It’s warm, and we are no longer reduced to the grim expedient of cooking steaks in pans and broilers. Steak has been cooked over fire since the Late Pleistocene and there’s no reason to stop now, not one that I can see. So here, then, are five master tips on grilling steak over wood or coal fires.
1. Steak should be cold. Very cold. For years there has been a myth that steak ought to be brought to room temperature before cooking. One of the reasons you cook over fire is to get a brown, crusty surface. But you also want a nice pink or red interior. The longer you can fire the meat without overcooking it, the better. This means cooking steak cold. Period.
2. Steak should be “scruffed.” Steak, like pork rind, is better when it has more surface area to brown. And one way to get more surface area, and a nicer texture to boot, is to rip the meat up a little bit. Try rubbing it over the fine side of a box grater, but making some shallow random cuts with the best fillet knife will work too.
3. Steak should be cooked asymmetrically. The almost universal advice to cook steak for the same amount of time on both sides is yet another mistake. Why? You have only a short amount of time to crust that meat up. You need to max out one side, and then give the other just enough heat to give the surface some color and to cook the steak all the way through. Otherwise, neither side will get truly brown. And guess what? The bottom surface is going to steam and soften while the steak sits on the cutting board anyway. So for a one-and-a-half-inch steak, I typically hit it for eight or nine minutes over high heat, and then three or four minutes at most on the reverse side. Then it goes over to the cool zone for a few minutes to finish off and absorb smoke.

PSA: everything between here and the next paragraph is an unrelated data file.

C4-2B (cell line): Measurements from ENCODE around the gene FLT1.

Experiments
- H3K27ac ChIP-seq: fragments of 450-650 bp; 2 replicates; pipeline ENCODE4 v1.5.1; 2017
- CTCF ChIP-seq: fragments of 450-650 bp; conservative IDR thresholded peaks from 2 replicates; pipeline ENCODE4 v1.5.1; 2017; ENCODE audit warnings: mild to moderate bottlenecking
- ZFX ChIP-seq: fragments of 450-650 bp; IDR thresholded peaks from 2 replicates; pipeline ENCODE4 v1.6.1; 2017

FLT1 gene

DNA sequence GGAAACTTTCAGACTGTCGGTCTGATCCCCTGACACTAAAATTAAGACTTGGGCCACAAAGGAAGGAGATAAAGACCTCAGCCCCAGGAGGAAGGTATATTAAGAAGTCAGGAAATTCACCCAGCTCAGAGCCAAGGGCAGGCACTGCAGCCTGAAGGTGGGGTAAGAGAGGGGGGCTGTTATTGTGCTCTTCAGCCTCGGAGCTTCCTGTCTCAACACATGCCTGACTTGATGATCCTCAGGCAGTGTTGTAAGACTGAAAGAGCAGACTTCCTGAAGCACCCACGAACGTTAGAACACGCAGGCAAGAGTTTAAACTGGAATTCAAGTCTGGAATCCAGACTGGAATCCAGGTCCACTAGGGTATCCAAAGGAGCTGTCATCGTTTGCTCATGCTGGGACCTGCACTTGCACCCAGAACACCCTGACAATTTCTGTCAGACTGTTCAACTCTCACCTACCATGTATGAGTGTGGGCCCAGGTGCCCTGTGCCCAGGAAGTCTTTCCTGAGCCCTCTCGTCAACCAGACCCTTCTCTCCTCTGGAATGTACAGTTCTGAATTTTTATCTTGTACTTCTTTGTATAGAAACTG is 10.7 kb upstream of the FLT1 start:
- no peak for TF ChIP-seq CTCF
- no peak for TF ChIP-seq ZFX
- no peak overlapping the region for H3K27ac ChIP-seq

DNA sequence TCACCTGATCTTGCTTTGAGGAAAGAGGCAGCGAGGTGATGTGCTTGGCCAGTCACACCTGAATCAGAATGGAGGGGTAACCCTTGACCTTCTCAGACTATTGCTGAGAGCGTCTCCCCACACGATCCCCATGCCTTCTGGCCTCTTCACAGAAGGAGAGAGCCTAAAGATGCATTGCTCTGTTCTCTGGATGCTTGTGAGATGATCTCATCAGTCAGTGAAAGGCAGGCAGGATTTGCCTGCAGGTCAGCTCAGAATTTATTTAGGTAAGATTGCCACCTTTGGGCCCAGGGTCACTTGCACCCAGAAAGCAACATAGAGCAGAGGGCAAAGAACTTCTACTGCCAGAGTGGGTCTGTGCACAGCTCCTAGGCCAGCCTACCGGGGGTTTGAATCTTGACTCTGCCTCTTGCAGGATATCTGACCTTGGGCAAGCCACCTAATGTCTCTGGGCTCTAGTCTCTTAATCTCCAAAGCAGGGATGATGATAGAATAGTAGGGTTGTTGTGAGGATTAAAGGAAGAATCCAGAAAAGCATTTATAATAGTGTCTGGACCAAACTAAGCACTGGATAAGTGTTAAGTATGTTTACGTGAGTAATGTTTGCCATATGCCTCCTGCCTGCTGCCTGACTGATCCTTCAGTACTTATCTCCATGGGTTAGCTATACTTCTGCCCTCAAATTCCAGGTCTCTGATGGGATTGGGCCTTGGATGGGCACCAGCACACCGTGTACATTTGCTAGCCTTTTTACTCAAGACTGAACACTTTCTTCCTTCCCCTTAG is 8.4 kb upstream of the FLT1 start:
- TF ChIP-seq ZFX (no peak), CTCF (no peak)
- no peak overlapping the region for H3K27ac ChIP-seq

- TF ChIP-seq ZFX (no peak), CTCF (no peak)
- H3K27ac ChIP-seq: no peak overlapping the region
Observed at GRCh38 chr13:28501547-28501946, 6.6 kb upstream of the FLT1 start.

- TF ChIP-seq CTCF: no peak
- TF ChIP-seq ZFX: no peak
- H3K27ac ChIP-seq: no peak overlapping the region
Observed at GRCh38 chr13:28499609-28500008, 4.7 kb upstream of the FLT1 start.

4. Wood chips aren’t there to smoulder. You may have a bag of hickory chips lying around; if not, you can get one at Home Depot. A lot of people assume these are meant to be soaked in water and then added for smoking. Why? The last time you burned wood, did it fail to release smoke? Was it like a propane-fired yule log? No. It gave smoke, and it burned hot. Wet chips just release steam, which is the last thing you want in a grill. No, I throw a handful of chips over my coals, which gives me a steady heat and the direct wood flavor that no charcoal can ever provide.
5. Make a board dressing. One great innovation needs to be broadcast. Try slathering your steaks with herbs and butter and other good things, and when the meat is ready for slicing, pour that stuff on the cutting board and then use it to dress the steak slices. Every one gets covered in thick, red, sticky myoglobin—a.k.a. juice—and herbs and butter too. Or olive oil. Or whatever else you want to add. This might be the most important steak innovation. Every little piece of steak is flavored on all sides: a mini steak. You may never slice steak nude again! Enjoy.
Source: esquire.com, 5-2-2014